Jude Law Breaks Down His Most Iconic Characters

Now that filming on the third installment of the Fantastic Beasts franchise is well underway, we are waiting with bated breath for more about our favorite characters. What we know so far is that Albus Dumbledore will have more fun in the next movie and that we will get to learn more about him. Although the BAFTA-winning actor behind young Dumbledore, Jude Law, has not revealed much more about his upcoming plotlines, he recently sat down with GQ to break down his most iconic characters to date. From punches to popes, from outlaws to inlaws, buckle in for a revisit of his awesome career.

Said by many to be a woefully underrated movie, Gattaca (1997) was the first big Hollywood movie to set Law off on his unstoppable course to fame.

I’d only done a couple of very small British films prior to that. I was just incredibly excited at the idea of being invited to Los Angeles to make a film.

Following this, director Anthony Minghella recognized him and snatched him up for The Talented Mr. Ripley (1999).

It was the hardest job I’d ever done. I spent three weeks living on the Italian coast, sailing, eating grapefruit, sunbathing because he [Minghella] wanted me to be very tan. I foolishly thought that every job was like that, that all jobs in the movies were as hard as that.



Unfortunately, the role came with a few pains, particularly in the ribcage area during the bloody fight scene with Matt Damon:

Matt and I came out quite battered and bruised from that, yeah. Although the scene, the fight, the struggle was very well choreographed because we were on a tiny boat, the camera team were on a sort of pontoon that was strapped to the side of the boat, but still the boat had to move, and we could only obviously look in certain directions because we had to have the sea behind us. We had a rubber oar, which got broken in the first take, or bent, so after that, we had to use a real oar, which was slightly troublesome. I think that’s where the broken rib came from.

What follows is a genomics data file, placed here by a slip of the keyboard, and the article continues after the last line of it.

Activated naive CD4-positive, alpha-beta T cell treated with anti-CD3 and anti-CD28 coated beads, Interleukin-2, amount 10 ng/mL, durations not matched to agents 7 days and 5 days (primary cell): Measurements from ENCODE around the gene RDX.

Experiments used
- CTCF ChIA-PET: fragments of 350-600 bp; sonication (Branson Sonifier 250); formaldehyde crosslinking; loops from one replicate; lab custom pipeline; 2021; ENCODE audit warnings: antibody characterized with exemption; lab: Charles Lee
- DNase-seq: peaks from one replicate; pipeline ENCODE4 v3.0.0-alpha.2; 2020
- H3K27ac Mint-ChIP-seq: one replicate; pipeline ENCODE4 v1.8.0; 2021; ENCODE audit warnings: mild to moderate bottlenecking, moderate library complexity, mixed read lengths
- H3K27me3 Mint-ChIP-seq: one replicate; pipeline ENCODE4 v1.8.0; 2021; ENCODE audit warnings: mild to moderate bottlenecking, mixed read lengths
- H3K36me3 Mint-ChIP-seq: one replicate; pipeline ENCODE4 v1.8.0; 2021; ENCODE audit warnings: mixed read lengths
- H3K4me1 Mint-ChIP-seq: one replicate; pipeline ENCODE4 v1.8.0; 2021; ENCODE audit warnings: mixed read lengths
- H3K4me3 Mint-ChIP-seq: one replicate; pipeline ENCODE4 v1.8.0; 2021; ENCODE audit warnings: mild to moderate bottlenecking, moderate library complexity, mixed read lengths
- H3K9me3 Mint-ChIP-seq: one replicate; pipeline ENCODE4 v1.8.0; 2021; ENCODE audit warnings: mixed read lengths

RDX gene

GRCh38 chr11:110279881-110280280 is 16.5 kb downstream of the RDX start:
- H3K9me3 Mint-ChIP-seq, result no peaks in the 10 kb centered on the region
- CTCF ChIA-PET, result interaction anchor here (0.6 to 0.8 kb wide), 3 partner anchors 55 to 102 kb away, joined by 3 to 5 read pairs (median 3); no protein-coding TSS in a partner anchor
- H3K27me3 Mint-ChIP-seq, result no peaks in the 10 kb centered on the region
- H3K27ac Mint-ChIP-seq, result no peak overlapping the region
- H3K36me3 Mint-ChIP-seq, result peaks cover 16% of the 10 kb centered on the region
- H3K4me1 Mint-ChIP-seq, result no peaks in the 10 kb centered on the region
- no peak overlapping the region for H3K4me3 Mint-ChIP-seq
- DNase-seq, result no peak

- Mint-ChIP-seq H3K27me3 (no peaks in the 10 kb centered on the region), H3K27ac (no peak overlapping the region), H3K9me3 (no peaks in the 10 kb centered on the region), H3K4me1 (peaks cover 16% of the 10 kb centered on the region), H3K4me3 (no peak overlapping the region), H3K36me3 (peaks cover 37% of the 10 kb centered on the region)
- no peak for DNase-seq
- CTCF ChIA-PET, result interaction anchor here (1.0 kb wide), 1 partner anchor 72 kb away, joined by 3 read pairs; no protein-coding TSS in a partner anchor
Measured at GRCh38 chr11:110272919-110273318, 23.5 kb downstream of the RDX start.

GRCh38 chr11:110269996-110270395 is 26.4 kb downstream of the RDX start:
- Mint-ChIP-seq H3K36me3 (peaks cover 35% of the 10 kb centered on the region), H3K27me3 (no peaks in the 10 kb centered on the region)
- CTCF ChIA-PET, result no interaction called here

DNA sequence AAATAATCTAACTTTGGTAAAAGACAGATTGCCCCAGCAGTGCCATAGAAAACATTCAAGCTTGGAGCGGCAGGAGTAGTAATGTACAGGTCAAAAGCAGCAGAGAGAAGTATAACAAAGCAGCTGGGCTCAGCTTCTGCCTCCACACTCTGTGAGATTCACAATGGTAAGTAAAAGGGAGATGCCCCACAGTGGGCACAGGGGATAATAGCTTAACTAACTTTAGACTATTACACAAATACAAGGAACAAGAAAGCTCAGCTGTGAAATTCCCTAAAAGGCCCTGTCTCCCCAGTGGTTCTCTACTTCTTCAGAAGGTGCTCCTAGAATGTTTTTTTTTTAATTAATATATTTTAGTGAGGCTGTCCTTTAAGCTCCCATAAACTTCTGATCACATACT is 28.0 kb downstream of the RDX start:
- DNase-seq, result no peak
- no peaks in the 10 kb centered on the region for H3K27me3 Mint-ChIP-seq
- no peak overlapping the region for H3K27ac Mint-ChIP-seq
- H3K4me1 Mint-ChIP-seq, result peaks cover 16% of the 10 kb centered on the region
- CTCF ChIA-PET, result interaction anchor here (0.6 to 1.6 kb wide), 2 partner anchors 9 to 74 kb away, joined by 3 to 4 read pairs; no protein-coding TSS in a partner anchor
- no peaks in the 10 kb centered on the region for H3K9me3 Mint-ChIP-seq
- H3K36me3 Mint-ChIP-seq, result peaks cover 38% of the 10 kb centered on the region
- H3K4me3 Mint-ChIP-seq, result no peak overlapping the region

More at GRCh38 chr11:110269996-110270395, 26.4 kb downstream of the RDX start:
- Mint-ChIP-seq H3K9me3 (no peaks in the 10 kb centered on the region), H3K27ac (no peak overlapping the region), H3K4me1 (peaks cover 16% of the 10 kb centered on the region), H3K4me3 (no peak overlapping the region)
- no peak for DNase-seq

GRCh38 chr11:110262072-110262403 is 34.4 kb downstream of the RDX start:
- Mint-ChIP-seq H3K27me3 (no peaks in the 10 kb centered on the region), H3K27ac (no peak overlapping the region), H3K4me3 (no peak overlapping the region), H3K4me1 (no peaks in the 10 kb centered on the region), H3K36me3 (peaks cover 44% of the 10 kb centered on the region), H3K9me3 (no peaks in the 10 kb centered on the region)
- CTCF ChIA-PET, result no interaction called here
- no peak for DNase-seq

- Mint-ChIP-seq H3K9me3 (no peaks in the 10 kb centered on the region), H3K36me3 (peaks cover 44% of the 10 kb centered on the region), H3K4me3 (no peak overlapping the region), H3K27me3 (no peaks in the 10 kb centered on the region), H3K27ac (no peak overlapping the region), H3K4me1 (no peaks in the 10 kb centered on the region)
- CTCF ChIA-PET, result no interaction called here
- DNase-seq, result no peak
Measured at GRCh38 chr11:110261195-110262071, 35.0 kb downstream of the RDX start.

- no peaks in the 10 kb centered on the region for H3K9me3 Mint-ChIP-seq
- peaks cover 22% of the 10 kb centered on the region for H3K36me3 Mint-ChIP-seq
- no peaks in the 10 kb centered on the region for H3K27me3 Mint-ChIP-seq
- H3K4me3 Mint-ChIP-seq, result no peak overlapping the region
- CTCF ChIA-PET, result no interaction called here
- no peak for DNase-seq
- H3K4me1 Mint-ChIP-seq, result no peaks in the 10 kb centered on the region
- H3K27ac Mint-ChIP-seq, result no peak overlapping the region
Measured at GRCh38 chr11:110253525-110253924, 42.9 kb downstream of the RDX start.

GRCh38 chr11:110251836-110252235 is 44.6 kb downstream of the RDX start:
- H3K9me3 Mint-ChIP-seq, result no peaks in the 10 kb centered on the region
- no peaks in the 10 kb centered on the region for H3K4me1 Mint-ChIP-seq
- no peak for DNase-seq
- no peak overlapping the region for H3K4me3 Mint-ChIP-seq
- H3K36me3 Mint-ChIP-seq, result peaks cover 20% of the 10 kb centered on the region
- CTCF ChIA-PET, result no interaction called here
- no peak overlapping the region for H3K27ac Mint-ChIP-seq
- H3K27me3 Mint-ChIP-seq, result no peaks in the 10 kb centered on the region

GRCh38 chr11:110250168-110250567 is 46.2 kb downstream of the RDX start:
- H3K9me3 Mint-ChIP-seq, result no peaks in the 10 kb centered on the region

Law’s roles in A.I. Artificial Intelligence (2001), Road to Perdition (2002), Cold Mountain (2003), Closer (2004), The Aviator (2004), and Sherlock Holmes (2009) have shown time and again that he is a true chameleon. While it is not the first movie we think of when we hear his name, because it’s 2020, Law gave the prophetic pandemic movie, Contagion (2011), more than an honorable mention:

There was absolutely the sense that this was going to happen. The great scientists on set with us, who had worked with Scott Burns, the writer, and with Steven [Soderbergh, the director], were very learned and experienced individuals, who knew what to expect, and they all said to us that this was going to happen and it was a case of when rather than if.



Back to magic and escapism. Here’s what Law let on about Fantastic Beasts and Dumbledore:

I mean, an awful lot of his past is hinted at and referenced in the books of Harry Potter. She [J.K. Rowling] filled in a lot of gaps that weren’t mentioned in the books. She also gave insight and a sense of where he was going and what we hope to explore in future films. I’m actually in the process of making the third Fantastic Beasts at the moment, and that’s exploring his past in a little more detail.

Who else wishes there were a detailed Dumbledore spin-off with Jude Law in the style of The Young Pope? No one? If this idea is too out there, you can catch him in the mystery-horror series The Third Day or his newest feature film, The Nest, out now. To enjoy half an hour of pure Jude Law, including his Dumbledore beard, check out the full interview below.




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Dora Bodrogi

I am a writer, a critic, a researcher, a traveler, and a Ravenclaw through and through. My main fields of interest are representation, gender, and LGBTQ fiction, history, and censorship. Incorrigible doodler and theatre kid.

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